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Feb. 8, 2010: Generating more income from a good service shop

February 8, 2010
Filed under Uncategorized

These articles recap some of the opportunities uncovered by our GSA powersports consultants during actual consulting visits. These are followed by recommended actions that address these opportunities. Our goal is to provide you with ideas to help improve your dealership.

Dealership
This 30-plus year-old, single-line dealership recently moved to a new, professionally designed facility. They sold just under 500 new and used units this past year. The owners have worked in most of the positions, so they have an intimate knowledge of dealership operations.
They are located in a rural town with a population of 40,000. However, their surrounding market area contains more than 200,000 people. They are located on a main road less than a mile from a major freeway, but they have no freeway visibility. It was suggested they use billboards to build awareness and attract more of the passing traffic.
Previously this series has examined the store’s sales, F&I and parts and accessories departments as well as an analysis of the total dealership. In this fourth part, GSA?consultants report on the service department.

analysis
One of the owners works in the position of service manager. While he has the skills, he does not have a lot of time available to run the department. The techs felt it worked better when he spent more time in the shop.
The service department is generally pretty clean and well organized. The layout is not as efficient as it could be, since the work stations are perpendicular to the entrance. In addition, the work area is limited. This leads to some staging and traffic issues. They have one lift per tech, but there is room for two. The techs understand the value and would like to have the additional lifts.
Most service work is being written at the parts counter. There is no indication of a service counter or even a service entrance, inside or outside. They have a menu book, but no menu board. They need to visually promote the menu items and decrease emphasis on the hourly rate. They used to turn away service work for brands they didn’t carry, but they will take anything now.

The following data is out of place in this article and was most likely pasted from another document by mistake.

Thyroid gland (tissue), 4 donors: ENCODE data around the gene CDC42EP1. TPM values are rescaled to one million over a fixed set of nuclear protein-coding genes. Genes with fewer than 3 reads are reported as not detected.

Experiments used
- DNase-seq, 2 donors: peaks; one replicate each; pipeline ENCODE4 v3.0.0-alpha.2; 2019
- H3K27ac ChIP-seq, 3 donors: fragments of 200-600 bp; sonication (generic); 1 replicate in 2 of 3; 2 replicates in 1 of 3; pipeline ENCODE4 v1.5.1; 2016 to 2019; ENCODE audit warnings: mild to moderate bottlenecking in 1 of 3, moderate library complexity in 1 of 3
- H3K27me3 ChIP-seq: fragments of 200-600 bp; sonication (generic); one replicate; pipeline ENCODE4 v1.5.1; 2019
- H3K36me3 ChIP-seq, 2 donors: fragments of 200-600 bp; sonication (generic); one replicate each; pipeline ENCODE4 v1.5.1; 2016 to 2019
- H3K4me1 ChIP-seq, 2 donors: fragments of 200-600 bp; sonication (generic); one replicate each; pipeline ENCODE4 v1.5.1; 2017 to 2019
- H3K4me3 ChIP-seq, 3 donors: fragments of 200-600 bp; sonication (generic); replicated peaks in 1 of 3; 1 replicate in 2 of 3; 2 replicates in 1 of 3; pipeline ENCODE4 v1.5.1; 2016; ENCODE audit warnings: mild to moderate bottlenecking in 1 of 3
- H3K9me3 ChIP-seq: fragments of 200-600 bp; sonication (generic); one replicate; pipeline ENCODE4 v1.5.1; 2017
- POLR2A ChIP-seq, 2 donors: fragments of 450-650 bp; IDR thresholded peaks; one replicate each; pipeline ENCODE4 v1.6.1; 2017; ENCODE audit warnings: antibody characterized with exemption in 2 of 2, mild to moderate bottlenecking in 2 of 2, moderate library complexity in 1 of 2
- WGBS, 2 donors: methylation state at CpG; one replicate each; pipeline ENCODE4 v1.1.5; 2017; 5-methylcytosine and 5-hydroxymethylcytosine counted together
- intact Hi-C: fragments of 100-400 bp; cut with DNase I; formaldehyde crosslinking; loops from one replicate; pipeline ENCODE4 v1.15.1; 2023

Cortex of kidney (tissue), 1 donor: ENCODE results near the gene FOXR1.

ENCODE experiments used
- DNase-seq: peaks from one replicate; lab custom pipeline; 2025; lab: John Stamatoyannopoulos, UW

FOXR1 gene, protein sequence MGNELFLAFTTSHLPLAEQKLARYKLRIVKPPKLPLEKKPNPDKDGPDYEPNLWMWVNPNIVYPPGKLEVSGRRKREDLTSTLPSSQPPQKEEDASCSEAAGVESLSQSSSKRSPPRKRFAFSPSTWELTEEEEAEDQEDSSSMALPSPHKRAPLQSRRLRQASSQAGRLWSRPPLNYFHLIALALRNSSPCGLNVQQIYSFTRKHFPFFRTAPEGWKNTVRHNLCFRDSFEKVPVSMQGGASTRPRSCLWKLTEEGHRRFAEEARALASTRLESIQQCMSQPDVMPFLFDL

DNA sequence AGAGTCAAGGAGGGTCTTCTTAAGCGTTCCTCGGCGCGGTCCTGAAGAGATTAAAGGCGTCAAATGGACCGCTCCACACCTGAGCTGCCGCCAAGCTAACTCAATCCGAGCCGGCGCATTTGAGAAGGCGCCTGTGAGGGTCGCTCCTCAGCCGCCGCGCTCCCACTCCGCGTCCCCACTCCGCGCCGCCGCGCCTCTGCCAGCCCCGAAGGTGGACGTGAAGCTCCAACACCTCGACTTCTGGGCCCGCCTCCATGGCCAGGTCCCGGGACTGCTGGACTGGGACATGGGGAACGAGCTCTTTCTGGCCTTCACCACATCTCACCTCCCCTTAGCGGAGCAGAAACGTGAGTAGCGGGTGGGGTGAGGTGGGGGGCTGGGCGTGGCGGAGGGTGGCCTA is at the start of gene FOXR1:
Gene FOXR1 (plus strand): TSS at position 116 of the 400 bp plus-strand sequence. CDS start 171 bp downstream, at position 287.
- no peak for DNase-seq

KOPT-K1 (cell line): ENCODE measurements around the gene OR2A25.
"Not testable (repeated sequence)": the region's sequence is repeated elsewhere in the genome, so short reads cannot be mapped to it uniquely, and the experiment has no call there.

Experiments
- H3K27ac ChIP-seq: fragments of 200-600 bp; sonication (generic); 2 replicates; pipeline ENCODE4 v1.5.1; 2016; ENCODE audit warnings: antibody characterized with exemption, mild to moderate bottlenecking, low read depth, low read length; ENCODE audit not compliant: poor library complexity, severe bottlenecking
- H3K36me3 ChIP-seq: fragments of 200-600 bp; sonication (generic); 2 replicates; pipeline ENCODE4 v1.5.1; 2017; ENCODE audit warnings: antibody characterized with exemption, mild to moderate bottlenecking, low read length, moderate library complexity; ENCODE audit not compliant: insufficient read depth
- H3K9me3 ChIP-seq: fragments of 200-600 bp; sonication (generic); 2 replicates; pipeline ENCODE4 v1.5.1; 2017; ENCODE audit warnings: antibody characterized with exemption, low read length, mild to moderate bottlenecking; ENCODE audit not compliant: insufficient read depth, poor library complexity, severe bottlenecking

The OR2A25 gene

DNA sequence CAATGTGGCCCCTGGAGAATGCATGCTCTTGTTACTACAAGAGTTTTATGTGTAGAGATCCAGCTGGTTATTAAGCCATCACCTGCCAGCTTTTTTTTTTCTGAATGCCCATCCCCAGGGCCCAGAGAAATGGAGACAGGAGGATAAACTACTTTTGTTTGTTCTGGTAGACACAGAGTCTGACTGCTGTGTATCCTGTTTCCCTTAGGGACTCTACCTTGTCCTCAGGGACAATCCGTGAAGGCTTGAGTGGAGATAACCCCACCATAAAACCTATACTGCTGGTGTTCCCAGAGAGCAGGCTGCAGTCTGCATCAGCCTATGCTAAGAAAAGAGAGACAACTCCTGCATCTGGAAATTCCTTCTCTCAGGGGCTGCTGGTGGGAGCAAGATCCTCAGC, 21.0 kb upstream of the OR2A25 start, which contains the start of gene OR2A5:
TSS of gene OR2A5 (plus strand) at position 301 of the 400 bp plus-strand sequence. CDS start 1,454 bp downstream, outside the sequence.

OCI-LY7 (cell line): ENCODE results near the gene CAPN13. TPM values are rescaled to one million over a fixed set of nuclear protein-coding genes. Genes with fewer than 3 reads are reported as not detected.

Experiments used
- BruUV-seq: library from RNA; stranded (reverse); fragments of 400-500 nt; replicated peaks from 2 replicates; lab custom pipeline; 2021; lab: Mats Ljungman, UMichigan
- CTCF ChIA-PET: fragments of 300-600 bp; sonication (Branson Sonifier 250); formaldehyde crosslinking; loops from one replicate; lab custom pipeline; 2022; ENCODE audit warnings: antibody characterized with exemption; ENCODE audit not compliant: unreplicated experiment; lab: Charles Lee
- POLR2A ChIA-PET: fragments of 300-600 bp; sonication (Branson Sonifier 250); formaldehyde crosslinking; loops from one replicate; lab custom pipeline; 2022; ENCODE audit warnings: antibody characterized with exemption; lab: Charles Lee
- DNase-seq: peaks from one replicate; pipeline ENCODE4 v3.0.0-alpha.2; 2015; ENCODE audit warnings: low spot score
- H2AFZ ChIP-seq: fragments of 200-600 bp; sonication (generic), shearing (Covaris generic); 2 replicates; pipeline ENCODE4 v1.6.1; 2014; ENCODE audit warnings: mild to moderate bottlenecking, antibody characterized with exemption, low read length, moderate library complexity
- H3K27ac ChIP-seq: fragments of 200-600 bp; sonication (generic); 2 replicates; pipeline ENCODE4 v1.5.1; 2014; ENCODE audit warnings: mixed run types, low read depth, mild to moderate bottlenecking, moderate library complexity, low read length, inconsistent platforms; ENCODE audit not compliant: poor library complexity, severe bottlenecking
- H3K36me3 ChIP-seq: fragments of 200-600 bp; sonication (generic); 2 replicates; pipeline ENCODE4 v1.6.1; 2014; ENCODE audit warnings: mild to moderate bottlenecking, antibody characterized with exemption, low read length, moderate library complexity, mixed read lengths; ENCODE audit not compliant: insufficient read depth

Internal labor is not always credited on installs or reconditioning. This needs to be addressed in order to get accuracy in the numbers.
There is no time clock, so there is no time tracking. There is no monitoring of tech efficiency or productivity, so they really can’t manage this.
They have a reception checklist, but the service writer seldom uses it. They are missing a lot of opportunities to up-sell the customers on services or accessories.
There is little promotion of the service department. We discussed the significance of this, and some ideas were provided. The service department should be mentioned in all ads. Service promotions should be mailed or
e-mailed on a regular basis. They have a good shop with good techs. It can generate more income than it has been.

Action Items
Install a time clock. Clock time arrived, time on/off any RO, time for lunch/breaks and end of the tech’s day.
Develop written “non-negotiable”
standards lists for department personnel. Each employee signs the original held by the manager and receives a copy. Hold staff accountable to these standards.
Develop a menu board or use a TV with a PowerPoint version for the customers. You have the product — make it obvious to the
customers.
Move the service write-up area to the showroom away from the parts counter.
Provide adequate signage inside the showroom and at the outside entrance.
Use a reception checklist for all units coming in for service. Use a digital camera to document their condition. Use this to increase customer satisfaction, service and P&A sales, and reduce damage claims.
Restrict customer access to the service area. There are liability issues as well as efficiency issues to consider.
Monitor department GP on a monthly basis.
Verify that all labor is accounted for — warranty, internal or customer. If a tech is used to do the job, there needs to be an RO for the time.
Install two lifts per tech — at least add two more lifts.
Begin daily tracking of technician hours on the spreadsheet provided. Track available hours as the hours techs are scheduled to work. Monitor their efficiency, productivity and proficiency. Post printouts for each tech on a weekly basis.
Develop goals and incentives for technician performance.
Improve first service returns by scheduling during the sales delivery and make follow-up calls.

Gart Sutton has been a leading provider of on-site dealer consulting, dealer 20-groups, online financial composites, accounting rescue services, and OEM and dealership training solutions for nearly 30 years. For additional information on these services, visit www.gartsutton.com

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